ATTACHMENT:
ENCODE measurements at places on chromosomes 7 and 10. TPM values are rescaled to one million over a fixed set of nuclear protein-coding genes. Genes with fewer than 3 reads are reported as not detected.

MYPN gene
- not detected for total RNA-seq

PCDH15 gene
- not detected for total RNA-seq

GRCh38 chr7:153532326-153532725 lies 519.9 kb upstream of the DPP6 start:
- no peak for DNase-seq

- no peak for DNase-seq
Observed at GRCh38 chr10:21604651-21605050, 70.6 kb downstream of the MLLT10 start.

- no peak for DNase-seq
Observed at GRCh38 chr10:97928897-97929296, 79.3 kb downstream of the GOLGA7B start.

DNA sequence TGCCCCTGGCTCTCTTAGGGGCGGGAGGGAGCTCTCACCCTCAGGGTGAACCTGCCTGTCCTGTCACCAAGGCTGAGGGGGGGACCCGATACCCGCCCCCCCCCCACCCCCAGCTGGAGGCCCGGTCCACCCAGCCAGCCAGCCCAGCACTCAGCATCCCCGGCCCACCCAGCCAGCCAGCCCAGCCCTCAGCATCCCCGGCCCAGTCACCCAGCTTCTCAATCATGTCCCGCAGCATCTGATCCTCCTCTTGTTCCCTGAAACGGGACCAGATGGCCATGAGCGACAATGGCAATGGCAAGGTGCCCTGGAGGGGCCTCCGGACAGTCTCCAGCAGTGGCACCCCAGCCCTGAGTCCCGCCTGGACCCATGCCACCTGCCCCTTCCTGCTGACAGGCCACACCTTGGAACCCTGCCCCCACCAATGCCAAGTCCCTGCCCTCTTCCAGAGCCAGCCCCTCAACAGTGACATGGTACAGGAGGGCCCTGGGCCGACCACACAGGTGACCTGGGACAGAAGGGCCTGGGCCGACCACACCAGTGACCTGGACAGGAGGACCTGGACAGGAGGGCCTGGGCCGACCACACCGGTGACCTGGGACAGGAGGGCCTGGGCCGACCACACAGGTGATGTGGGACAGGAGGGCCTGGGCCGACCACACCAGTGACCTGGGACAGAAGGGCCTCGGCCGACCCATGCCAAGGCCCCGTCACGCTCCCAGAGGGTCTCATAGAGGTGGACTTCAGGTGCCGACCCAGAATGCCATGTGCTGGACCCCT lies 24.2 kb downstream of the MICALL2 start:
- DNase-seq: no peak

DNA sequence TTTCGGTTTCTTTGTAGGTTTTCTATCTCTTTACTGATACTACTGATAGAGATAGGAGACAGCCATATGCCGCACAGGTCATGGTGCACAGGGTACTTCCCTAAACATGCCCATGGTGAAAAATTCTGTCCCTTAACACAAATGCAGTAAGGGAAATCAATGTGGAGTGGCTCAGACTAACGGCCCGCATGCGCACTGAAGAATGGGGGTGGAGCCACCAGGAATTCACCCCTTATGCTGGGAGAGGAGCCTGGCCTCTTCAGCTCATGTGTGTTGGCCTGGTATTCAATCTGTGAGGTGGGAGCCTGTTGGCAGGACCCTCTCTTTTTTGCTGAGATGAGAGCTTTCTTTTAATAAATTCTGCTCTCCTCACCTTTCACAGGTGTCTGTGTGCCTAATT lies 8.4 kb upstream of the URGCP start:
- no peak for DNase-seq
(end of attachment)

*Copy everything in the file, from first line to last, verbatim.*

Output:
ENCODE measurements at places on chromosomes 7 and 10. TPM values are rescaled to one million over a fixed set of nuclear protein-coding genes. Genes with fewer than 3 reads are reported as not detected.

MYPN gene
- not detected for total RNA-seq

PCDH15 gene
- not detected for total RNA-seq

GRCh38 chr7:153532326-153532725 lies 519.9 kb upstream of the DPP6 start:
- no peak for DNase-seq

- no peak for DNase-seq
Observed at GRCh38 chr10:21604651-21605050, 70.6 kb downstream of the MLLT10 start.

- no peak for DNase-seq
Observed at GRCh38 chr10:97928897-97929296, 79.3 kb downstream of the GOLGA7B start.

DNA sequence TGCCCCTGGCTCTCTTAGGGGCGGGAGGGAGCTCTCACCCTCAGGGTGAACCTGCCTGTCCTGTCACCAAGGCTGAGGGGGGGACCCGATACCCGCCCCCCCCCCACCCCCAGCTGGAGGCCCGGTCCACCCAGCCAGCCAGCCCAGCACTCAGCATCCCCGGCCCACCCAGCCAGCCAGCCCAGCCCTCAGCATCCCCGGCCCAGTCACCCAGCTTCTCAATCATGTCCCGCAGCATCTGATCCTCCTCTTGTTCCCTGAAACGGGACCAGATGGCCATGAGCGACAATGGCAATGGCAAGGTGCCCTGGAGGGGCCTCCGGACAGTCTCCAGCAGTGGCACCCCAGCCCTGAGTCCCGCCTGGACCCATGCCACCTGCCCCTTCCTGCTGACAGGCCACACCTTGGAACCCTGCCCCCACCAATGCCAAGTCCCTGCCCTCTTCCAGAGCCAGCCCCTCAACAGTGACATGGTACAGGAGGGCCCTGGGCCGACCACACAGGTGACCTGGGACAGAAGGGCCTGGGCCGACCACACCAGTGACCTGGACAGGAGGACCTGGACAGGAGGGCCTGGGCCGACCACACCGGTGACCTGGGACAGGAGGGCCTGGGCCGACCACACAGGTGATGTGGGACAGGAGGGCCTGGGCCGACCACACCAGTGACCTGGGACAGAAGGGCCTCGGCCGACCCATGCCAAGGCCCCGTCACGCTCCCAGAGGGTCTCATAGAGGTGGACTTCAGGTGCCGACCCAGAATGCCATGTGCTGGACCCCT lies 24.2 kb downstream of the MICALL2 start:
- DNase-seq: no peak

DNA sequence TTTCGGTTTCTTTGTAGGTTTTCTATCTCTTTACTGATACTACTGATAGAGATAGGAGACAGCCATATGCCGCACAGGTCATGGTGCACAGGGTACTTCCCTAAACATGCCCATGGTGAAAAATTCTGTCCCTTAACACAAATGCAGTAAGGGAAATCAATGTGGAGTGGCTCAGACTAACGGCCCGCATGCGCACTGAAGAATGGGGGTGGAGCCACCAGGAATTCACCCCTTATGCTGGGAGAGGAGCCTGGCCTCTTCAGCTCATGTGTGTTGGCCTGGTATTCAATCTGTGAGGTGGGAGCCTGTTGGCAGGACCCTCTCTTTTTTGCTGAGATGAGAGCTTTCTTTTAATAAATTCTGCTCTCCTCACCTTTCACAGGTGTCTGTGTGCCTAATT lies 8.4 kb upstream of the URGCP start:
- no peak for DNase-seq